AFP (Dec. 19, 2014) More than 100 motorcyclists hit the road to spread awareness messages about Ebola. Nearly 7,000 people have now died from the virus, almost all of them in west Africa, according to the World Health Organization. Video provided by AFP
Powered by NewsLook.com
Researchers Test Colombian Village With High Alzheimer's Rates

Researchers Test Colombian Village With High Alzheimer's Rates

AFP (Dec. 19, 2014) In Yarumal, a village in N. Colombia, Alzheimer's has ravaged a disproportionately large number of families. A genetic "curse" that may pave the way for research on how to treat the disease that claims a new victim every four seconds. Duration: 02:42 Video provided by AFP
Powered by NewsLook.com
The Best Protein-Filled Foods to Energize You for the New Year

The Best Protein-Filled Foods to Energize You for the New Year

Buzz60 (Dec. 19, 2014) The new year is coming and nothing will energize you more for 2015 than protein-filled foods. Fitness and nutrition expert John Basedow (@JohnBasedow) gives his favorite high protein foods that will help you build muscle, lose fat and have endless energy. Video provided by Buzz60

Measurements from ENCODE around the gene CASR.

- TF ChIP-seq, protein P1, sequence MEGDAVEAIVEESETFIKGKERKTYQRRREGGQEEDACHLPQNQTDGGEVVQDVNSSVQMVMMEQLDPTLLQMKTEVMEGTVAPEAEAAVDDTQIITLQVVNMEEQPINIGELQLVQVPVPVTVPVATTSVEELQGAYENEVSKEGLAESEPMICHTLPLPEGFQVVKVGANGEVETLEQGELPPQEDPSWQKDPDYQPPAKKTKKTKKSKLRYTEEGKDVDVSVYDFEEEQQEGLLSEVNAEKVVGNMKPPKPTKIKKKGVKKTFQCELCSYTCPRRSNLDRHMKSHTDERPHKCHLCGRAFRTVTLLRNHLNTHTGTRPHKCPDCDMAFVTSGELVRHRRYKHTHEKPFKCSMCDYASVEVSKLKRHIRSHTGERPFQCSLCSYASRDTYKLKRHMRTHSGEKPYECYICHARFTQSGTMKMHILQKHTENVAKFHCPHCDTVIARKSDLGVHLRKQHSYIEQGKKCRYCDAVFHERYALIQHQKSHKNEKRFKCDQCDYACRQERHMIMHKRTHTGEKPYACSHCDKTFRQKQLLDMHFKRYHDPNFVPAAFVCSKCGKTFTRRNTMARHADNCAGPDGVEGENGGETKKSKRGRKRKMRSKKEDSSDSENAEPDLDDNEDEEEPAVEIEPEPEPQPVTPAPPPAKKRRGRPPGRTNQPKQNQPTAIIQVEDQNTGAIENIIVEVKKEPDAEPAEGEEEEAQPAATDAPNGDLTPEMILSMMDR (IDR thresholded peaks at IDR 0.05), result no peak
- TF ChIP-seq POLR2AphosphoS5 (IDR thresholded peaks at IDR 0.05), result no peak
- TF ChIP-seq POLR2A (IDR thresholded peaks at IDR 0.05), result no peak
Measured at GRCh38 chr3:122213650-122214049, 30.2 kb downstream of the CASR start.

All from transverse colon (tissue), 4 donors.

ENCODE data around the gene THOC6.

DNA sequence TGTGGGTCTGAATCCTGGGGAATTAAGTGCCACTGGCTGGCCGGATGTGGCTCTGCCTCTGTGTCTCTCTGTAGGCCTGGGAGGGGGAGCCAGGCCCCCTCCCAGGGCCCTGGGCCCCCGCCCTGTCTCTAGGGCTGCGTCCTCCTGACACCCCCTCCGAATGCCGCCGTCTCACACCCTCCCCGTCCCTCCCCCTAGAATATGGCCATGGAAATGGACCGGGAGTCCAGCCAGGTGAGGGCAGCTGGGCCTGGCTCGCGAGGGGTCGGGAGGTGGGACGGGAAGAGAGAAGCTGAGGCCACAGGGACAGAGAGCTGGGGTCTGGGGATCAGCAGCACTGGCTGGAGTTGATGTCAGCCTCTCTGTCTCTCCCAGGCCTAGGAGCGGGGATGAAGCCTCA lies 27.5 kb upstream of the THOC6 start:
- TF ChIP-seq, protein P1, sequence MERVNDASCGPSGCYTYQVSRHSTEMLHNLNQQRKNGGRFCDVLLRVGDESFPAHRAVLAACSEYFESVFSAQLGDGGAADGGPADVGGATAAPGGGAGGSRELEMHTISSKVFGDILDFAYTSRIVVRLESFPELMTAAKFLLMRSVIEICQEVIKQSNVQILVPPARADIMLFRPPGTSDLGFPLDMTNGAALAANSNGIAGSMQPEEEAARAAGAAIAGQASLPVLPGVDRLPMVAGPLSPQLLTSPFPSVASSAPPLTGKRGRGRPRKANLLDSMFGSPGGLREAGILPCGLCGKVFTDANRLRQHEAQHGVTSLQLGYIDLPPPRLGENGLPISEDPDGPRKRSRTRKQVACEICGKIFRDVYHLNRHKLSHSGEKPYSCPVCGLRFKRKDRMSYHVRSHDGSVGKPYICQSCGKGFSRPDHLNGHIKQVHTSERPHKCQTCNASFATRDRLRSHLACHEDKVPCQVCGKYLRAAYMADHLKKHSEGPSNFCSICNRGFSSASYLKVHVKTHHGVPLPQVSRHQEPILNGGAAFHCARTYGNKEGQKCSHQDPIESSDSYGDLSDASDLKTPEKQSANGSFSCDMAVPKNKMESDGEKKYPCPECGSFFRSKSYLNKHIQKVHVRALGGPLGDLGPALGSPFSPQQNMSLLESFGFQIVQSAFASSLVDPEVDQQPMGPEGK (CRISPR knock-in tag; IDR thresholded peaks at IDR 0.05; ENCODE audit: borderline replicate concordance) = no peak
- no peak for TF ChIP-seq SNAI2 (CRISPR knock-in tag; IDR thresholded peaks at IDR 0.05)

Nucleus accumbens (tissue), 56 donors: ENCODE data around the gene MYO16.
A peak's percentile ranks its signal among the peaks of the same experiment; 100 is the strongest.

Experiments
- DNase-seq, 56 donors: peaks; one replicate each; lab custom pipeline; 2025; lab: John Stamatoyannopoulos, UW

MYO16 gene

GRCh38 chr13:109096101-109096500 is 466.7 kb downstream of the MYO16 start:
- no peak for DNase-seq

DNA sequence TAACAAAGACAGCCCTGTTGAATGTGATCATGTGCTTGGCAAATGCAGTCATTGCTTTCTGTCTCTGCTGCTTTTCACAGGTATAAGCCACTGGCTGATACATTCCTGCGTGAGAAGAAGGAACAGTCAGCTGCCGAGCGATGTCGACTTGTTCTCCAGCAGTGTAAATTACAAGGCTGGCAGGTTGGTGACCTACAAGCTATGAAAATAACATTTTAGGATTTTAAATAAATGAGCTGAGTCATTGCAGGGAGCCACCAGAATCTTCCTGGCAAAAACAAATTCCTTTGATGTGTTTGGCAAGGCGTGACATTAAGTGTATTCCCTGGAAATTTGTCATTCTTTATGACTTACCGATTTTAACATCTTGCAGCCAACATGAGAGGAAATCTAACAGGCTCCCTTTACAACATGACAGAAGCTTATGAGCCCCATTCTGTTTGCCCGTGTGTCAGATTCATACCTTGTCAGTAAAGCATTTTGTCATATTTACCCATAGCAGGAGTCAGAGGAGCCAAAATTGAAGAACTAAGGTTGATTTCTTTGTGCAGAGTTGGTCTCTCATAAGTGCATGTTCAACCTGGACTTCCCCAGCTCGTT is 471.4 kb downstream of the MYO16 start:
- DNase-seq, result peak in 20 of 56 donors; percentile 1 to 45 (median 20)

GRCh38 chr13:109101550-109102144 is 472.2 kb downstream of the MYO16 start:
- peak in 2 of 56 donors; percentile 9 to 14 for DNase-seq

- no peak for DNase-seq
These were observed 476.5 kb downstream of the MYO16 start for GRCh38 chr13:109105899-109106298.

Powered by NewsLook.com

Search ScienceDaily

Number of stories in archives: 140,361

Find with keyword(s):
Enter a keyword or phrase to search ScienceDaily for related topics and research stories.

Save/Print:
Share:

Breaking News:

Strange & Offbeat Stories


Health & Medicine

Mind & Brain

Living & Well

In Other News

... from NewsDaily.com

Science News

Health News

Environment News

Technology News



Save/Print:
Share:

Free Subscriptions


Get the latest science news with ScienceDaily's free email newsletters, updated daily and weekly. Or view hourly updated newsfeeds in your RSS reader:

Get Social & Mobile


Keep up to date with the latest news from ScienceDaily via social networks and mobile apps:

Have Feedback?


Tell us what you think of ScienceDaily -- we welcome both positive and negative comments. Have any problems using the site? Questions?
Mobile: iPhone Android Web
Follow: Facebook Twitter Google+
Subscribe: RSS Feeds Email Newsletters
Latest Headlines Health & Medicine Mind & Brain Space & Time Matter & Energy Computers & Math Plants & Animals Earth & Climate Fossils & Ruins